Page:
Physical natural gas values fell at a majority of points on Monday as early weakness in the futures added a soft tone to the market and the market forces of minimal supportive weather and ample if not burdensome storage prevailed.
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Wednesday’s minimal gains proved to be an accurate harbinger of a three-day market rally coming to an end. A flat Westcoast Station 2 was the sole exception to falling quotes at all other locations Thursday as the previous day’s 12.7-cent drop by prompt-month futures joined generally pleasant early-fall weather in applying downward pressure to physical gas numbers.
After rebranding itself last year and finishing a transformation into “a significant resource play company,” SM Energy Co. plans to step up development in the Eagle Ford Shale of South Texas and the Bakken-Three Forks formation while it hopes to sell down Eagle Ford assets, secure a joint venture (JV) partner in the Haynesville Shale and exit the Marcellus Shale.
Atlanta-based AGL Resources and Naperville, IL-based Nicor Inc. said last week they plan a merger that would create a holding company with seven regulated gas distribution companies serving 4.5 million customers in Illinois, Georgia, New Jersey, Virginia, Florida, Tennessee and Maryland and with a rate base of $3.8 billion. The combined company would be one of the nation’s largest gas-only distributors.
After making it through the first two months of the 2007 Atlantic hurricane season with minimal activity, recent reports point to that changing — effective immediately. With multiple storms beginning to form in the tropics and the Gulf of Mexico, at least one producer has already ordered precautionary evacuations and production shut-ins.
Despite a minimal change in interest rates, energy prices or company fundamentals, U.S. natural gas utilities continued their bullish run in the first quarter and are showing no signs of slowing down, according to a review by A.G. Edwards analysts.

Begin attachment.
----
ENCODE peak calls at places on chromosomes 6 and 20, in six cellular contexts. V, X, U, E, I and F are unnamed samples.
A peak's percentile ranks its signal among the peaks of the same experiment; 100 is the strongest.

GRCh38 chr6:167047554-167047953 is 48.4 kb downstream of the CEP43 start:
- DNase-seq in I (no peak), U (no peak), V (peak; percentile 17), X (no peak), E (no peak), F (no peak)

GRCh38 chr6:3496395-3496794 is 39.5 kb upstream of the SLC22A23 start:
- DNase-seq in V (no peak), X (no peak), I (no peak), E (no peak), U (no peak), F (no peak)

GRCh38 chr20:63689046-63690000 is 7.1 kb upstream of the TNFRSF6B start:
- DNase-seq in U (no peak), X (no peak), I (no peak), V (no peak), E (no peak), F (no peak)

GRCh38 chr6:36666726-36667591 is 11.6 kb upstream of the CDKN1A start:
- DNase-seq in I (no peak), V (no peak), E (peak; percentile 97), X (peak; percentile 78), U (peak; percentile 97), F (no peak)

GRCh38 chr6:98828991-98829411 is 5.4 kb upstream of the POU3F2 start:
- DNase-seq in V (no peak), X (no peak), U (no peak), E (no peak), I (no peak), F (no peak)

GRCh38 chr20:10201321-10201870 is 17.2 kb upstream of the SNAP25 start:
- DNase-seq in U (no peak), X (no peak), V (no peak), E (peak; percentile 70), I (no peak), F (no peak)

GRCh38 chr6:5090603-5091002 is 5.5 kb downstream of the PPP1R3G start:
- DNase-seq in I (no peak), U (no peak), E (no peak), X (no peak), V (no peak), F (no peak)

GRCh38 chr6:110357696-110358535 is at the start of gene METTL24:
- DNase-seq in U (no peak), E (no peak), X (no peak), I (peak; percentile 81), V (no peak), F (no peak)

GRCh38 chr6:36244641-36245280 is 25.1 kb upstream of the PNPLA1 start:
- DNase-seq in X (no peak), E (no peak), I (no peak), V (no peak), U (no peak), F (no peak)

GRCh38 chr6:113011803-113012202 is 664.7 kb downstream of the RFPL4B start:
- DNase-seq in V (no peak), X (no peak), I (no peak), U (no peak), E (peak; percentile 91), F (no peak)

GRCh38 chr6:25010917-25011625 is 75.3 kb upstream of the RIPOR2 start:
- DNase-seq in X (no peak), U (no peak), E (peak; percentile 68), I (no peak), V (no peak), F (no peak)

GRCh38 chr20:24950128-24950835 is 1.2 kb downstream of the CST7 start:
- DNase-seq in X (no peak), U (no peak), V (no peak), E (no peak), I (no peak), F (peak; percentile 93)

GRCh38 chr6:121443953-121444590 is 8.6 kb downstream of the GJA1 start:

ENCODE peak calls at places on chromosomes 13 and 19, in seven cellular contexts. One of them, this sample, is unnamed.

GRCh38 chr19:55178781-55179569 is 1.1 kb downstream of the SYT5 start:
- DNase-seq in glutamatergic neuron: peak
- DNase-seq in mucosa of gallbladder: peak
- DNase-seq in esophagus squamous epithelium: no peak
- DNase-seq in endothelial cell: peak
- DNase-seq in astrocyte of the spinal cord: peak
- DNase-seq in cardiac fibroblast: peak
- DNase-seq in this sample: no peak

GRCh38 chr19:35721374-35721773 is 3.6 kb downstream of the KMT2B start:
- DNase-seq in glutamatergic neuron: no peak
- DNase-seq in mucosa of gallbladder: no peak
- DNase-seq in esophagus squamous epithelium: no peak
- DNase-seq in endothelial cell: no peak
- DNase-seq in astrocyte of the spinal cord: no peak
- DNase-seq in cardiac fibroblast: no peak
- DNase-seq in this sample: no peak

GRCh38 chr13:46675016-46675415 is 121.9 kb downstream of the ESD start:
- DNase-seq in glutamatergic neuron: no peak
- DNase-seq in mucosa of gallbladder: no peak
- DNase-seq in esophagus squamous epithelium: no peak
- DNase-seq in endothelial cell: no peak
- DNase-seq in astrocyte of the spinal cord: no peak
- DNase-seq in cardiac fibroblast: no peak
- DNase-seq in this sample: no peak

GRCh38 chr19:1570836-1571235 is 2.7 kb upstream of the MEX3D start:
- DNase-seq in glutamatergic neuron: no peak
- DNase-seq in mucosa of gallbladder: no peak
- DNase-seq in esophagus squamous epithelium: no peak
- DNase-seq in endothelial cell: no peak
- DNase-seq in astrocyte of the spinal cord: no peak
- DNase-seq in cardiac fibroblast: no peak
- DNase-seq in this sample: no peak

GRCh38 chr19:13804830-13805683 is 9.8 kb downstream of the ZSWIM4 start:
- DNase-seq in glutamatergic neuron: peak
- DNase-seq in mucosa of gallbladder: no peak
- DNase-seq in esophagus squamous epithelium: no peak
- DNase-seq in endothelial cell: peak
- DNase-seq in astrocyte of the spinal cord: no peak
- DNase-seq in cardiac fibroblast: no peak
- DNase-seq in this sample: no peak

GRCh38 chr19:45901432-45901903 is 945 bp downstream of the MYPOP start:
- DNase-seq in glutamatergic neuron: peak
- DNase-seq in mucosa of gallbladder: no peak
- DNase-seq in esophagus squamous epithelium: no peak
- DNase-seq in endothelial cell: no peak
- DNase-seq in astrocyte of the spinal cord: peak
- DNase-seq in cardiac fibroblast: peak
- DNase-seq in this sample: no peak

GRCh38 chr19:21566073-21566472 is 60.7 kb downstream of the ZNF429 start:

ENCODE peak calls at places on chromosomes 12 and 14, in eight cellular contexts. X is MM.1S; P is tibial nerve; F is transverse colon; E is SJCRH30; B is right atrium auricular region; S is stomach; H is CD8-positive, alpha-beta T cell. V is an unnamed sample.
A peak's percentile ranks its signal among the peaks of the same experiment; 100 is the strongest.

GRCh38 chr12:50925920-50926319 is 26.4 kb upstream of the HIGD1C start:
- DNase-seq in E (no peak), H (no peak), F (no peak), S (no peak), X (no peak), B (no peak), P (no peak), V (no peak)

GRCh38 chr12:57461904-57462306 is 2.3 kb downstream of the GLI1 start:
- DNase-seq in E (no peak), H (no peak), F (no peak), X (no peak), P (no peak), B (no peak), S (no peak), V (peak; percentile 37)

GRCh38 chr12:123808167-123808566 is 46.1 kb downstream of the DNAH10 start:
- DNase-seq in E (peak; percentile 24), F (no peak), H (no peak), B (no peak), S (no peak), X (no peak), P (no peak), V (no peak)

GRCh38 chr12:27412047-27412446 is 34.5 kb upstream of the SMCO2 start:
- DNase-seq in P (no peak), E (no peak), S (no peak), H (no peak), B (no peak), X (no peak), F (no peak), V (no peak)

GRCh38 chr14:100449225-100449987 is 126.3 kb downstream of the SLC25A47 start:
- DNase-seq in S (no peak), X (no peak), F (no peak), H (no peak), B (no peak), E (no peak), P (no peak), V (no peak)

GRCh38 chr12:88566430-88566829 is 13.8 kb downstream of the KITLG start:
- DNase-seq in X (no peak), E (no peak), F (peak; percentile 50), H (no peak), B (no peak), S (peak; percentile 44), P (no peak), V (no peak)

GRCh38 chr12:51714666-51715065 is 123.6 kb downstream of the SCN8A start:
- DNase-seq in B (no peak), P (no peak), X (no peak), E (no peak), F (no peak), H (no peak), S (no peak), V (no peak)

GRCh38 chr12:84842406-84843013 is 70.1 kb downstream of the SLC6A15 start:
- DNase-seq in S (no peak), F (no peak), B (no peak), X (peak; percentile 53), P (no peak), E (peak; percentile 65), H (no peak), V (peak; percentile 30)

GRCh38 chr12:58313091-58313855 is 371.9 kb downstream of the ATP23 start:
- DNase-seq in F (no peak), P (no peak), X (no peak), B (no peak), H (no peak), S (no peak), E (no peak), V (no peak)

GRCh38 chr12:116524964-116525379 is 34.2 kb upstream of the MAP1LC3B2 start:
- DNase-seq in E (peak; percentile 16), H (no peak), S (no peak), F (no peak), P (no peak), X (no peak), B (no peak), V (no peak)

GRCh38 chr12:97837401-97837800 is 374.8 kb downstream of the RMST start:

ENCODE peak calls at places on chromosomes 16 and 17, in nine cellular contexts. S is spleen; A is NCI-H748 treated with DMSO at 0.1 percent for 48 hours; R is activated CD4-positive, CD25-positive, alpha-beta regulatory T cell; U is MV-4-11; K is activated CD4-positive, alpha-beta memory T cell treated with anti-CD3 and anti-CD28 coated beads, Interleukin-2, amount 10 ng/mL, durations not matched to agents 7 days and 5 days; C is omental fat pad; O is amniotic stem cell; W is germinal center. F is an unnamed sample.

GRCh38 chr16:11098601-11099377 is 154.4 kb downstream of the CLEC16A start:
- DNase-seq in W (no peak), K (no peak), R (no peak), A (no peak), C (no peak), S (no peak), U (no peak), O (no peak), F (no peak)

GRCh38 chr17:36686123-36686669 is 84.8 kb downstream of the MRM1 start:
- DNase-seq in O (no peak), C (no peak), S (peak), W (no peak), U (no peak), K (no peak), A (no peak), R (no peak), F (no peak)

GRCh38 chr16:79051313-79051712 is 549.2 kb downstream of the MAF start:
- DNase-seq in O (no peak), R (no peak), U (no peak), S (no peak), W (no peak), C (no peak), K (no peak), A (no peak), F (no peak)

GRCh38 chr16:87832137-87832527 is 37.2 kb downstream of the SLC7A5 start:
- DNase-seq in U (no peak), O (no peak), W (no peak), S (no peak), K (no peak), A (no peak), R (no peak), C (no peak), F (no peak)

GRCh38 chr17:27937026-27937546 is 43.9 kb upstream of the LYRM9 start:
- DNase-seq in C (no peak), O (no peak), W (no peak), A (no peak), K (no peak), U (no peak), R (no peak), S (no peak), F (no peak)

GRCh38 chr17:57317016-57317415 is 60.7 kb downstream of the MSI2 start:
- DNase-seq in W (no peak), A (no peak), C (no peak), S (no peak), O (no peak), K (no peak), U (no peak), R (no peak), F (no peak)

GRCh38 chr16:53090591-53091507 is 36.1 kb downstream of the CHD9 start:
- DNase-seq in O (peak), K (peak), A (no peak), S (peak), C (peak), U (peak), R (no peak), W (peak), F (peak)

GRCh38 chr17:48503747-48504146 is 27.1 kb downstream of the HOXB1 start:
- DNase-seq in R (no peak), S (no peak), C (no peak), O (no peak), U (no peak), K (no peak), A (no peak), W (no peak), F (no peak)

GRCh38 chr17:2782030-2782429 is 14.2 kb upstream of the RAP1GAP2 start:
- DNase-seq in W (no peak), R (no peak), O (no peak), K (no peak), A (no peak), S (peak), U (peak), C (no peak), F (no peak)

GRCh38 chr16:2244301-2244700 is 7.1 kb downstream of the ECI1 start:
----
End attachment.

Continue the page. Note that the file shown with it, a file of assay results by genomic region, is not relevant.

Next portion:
Despite a minimal change in interest rates, energy prices or company fundamentals, U.S. natural gas utilities continued their bullish run in the first quarter, and they show no signs of abating, according to a review by A.G. Edwards analysts.
Futures Climb to $7.50 on Hurricane Concerns; After-Session False Iran Rumor Moves Prices Even Higher
After natural gas futures played dead on Monday with minimal activity in either direction, traders were awaiting a spark to steer the market’s next direction. They got that spark Tuesday as AccuWeather.com Hurricane Center Chief Forecaster Joe Bastardi warned that the U.S. Gulf Coast, which avoided the wrath of major storms and hurricanes in 2006, is at much higher risk of destructive tropical weather this year (see related story). April natural gas, which expires Wednesday, soared to a high of $7.530 Tuesday before settling at $7.503, up 24.9 cents on the day. The May contract, which takes over front-month status in after-hours trading Wednesday, added 23.2 cents Tuesday to finish at $7.615. However, prices pushed even higher late Tuesday afternoon in Globex trading due to an unsubstantiated rumor out of the Middle East.
Based on expectations that Rita damage will be minimal and major hurricanes threats have ended for the 2005 season, energy consultant Stephen Smith said he’s betting Henry Hub cash ($15.27 on Sept. 22) will come tumbling down over the next week to 10 days and November futures ($12.687 Friday) will fall by more than $1/MMBtu before expiring in late October. Smith and others are seeing demand destruction about matching shut-ins going forward.
With preliminary damage assessments from Hurricane Dennis showing minimal impact to Gulf of Mexico production facilities, August natural gas futures traded lower in Sunday night’s overnight Access trading session. However, after opening Monday all of the way down at $7.36, traders realized they may have overreacted a bit.